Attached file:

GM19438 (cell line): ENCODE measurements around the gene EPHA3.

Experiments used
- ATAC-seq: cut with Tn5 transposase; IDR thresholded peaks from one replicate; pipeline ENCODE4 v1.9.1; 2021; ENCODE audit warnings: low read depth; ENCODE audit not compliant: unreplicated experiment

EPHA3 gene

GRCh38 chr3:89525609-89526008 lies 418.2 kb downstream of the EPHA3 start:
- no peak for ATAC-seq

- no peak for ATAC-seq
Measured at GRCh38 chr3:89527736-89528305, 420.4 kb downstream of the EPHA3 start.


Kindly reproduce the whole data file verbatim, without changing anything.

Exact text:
GM19438 (cell line): ENCODE measurements around the gene EPHA3.

Experiments used
- ATAC-seq: cut with Tn5 transposase; IDR thresholded peaks from one replicate; pipeline ENCODE4 v1.9.1; 2021; ENCODE audit warnings: low read depth; ENCODE audit not compliant: unreplicated experiment

EPHA3 gene

GRCh38 chr3:89525609-89526008 lies 418.2 kb downstream of the EPHA3 start:
- no peak for ATAC-seq

- no peak for ATAC-seq
Measured at GRCh38 chr3:89527736-89528305, 420.4 kb downstream of the EPHA3 start.